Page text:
I have had hypertension, an enlarged heart and cirrhosis of the liver from obesity (max BMI 48+). After eighteen months on an individualized version of the Genotype diet, my GP is plannig to reduce my hypertension medication. I have lost about 80 lbs with little exercise – as my stamina is still low. The weights: max over 400 lbs, current 320 lbs, goal 220 lbs.

    GP was pushing the services of a bariactric clinic, but I prefer what this diet has done instead! That is some potent Kung-fu!

  • Diana

    I’ve been following the GenoType Diet since 2007. I am a Warrior. If I didn’t find this diet, I’d be 100 lbs heavier than I am LOL! It got rid of horrible morning vice grip headaches I was having after only 2 weeks on it. Dr. D’Adamo has studies to back up his science, many from PubMed.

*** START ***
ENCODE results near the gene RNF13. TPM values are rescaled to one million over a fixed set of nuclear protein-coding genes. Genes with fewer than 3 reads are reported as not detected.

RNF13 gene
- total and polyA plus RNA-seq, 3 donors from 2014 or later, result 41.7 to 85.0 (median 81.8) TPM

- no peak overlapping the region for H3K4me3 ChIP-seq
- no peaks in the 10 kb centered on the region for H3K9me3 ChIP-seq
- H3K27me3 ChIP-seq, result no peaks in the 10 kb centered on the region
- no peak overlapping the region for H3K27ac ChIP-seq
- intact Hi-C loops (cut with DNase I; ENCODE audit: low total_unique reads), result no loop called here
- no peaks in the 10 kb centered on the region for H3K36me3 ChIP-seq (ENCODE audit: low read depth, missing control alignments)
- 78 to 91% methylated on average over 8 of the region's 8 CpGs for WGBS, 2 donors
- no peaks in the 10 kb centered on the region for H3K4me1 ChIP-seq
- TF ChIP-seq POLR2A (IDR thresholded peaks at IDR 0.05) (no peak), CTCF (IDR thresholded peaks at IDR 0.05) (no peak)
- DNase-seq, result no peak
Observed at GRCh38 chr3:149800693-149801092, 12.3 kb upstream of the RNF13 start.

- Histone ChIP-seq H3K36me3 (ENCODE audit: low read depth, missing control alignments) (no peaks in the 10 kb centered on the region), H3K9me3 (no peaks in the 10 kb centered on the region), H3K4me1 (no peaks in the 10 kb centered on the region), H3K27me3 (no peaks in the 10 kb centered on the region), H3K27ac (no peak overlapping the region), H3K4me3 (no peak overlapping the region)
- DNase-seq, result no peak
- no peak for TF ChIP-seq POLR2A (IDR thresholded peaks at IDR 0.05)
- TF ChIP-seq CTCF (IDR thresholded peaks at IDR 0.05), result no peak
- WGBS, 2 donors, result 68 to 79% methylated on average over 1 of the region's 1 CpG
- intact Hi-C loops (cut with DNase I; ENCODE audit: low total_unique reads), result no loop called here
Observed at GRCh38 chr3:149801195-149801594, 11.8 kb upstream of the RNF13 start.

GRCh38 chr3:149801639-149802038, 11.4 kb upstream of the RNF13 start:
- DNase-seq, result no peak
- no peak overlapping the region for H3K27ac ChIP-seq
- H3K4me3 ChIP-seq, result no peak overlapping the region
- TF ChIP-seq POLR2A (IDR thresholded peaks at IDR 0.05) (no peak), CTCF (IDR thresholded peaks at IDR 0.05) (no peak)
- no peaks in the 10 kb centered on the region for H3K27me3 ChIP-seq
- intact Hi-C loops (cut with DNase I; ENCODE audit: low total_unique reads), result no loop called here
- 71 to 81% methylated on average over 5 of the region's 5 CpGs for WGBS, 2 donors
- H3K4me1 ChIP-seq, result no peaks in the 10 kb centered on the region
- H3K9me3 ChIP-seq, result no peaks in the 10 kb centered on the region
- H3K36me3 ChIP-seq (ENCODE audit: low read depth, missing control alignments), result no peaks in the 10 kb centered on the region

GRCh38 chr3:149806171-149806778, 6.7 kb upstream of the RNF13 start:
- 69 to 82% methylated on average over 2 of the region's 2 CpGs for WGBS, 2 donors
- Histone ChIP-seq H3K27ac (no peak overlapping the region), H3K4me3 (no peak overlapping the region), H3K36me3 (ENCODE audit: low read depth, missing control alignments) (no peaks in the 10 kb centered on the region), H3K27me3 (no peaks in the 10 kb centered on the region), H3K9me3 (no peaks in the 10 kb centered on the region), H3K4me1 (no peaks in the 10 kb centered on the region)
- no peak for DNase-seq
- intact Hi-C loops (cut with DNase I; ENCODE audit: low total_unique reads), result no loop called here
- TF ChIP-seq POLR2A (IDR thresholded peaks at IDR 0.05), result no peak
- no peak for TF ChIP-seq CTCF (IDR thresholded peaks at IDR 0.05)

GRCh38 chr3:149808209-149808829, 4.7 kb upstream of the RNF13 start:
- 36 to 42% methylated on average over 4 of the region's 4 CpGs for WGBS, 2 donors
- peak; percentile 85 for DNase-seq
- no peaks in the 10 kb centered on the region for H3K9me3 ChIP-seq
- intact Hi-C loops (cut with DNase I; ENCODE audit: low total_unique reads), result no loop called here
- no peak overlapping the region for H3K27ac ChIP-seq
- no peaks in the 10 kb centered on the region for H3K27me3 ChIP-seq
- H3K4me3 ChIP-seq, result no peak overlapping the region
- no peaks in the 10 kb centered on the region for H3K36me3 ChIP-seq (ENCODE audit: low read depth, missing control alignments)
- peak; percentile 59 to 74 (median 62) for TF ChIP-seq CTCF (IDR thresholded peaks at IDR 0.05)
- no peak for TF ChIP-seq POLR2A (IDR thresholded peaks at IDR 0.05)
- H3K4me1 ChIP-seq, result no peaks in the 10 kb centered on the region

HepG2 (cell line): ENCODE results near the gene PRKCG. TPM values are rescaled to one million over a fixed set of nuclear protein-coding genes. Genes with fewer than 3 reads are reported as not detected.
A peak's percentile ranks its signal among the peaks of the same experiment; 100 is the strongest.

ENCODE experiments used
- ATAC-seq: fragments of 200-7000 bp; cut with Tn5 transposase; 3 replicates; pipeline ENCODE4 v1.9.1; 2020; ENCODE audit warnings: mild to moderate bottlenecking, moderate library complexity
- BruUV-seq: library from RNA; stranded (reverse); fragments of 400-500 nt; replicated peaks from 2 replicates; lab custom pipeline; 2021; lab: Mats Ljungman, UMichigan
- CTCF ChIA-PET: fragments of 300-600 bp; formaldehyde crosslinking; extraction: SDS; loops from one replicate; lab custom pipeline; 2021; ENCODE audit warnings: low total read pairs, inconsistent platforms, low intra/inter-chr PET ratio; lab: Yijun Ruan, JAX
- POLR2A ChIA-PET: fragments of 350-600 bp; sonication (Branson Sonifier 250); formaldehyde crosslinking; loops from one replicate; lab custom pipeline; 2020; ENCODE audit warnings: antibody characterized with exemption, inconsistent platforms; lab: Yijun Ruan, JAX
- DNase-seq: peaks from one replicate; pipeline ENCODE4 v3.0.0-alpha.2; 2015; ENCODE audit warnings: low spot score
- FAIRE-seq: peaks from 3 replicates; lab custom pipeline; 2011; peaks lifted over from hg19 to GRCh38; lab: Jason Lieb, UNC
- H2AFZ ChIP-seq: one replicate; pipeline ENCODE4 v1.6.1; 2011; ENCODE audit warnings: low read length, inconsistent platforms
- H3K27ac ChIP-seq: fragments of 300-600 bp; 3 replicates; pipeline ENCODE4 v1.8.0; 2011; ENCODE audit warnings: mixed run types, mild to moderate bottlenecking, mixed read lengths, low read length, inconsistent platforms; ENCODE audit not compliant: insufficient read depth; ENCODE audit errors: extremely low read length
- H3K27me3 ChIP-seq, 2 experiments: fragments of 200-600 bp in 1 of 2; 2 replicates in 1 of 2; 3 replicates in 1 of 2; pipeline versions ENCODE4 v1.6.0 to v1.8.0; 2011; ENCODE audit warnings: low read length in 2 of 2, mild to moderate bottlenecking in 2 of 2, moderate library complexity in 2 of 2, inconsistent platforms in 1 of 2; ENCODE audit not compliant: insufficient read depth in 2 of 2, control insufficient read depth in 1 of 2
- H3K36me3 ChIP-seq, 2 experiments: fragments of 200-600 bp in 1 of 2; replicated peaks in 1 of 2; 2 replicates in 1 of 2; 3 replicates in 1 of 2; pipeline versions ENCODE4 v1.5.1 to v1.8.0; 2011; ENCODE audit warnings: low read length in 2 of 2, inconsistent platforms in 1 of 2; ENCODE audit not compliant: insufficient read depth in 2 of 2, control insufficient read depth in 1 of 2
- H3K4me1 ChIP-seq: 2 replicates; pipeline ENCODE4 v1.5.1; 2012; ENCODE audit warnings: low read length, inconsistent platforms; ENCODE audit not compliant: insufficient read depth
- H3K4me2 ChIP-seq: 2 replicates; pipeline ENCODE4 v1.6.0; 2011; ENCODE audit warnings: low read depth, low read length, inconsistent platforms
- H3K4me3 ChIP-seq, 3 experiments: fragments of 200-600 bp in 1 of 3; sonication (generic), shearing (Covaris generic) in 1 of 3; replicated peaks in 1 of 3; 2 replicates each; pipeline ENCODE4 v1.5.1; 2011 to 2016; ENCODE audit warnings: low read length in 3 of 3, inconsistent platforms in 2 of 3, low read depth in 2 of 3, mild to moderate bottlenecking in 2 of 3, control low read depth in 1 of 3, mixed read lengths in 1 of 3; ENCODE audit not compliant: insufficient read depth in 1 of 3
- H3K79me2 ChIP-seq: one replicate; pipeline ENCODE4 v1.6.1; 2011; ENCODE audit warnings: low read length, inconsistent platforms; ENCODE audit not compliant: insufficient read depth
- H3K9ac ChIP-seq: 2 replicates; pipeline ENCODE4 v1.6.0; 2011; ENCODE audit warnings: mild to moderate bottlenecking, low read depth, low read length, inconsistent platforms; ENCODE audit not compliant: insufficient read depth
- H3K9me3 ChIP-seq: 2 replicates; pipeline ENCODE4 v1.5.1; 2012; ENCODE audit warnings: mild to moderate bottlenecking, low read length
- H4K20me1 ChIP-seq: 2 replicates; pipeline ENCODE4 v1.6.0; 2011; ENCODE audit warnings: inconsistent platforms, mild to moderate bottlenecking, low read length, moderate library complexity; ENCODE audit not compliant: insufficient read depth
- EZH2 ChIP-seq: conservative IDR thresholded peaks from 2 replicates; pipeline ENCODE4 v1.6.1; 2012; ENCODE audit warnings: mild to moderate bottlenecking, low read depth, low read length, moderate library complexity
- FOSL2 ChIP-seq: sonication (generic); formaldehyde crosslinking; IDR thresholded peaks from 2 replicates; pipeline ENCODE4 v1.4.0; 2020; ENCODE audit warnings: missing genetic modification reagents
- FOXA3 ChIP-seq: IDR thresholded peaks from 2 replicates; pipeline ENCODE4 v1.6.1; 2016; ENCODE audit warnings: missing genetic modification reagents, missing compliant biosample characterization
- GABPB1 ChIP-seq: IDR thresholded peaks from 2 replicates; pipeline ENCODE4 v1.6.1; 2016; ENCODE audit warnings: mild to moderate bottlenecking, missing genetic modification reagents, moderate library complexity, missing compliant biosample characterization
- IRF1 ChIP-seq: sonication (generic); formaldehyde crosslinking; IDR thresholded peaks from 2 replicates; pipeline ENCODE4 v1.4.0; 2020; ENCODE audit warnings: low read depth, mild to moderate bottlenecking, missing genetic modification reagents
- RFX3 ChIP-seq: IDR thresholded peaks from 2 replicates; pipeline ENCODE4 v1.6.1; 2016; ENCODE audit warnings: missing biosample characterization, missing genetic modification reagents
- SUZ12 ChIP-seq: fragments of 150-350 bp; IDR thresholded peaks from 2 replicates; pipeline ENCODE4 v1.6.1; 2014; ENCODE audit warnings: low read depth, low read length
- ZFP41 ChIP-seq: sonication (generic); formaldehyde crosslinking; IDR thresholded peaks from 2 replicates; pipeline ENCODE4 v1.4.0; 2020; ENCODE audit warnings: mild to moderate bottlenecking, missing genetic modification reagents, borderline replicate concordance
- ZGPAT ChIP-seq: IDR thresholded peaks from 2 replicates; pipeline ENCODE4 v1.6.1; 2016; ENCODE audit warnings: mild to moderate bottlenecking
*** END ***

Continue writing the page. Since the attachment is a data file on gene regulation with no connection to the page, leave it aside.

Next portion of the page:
• Edna

    P.S. I’ve lost 83 lbs on the blessed thing and am going for 7 more. Just saying. It rocks.

  • Edna

    I have been on the GenoType Diet since Thanksgiving (appropriate!) 2008, so for 2 years and 5 months. I was on the Blood Type Diet before that, since 1997. I will be on the GenoType Diet for the rest of my life. Why? Well, I agree with every word in Sarah’s post of October 11, 2009, so I won’t repeat it. I’ll just say, when you find the right diet for you, you won’t feel starving, deprived and ruled by cravings. The right diet for you will make you feel steady, satisfied, in balance, energized and strong. The GenoType Diet is that diet for me.

  • Grolec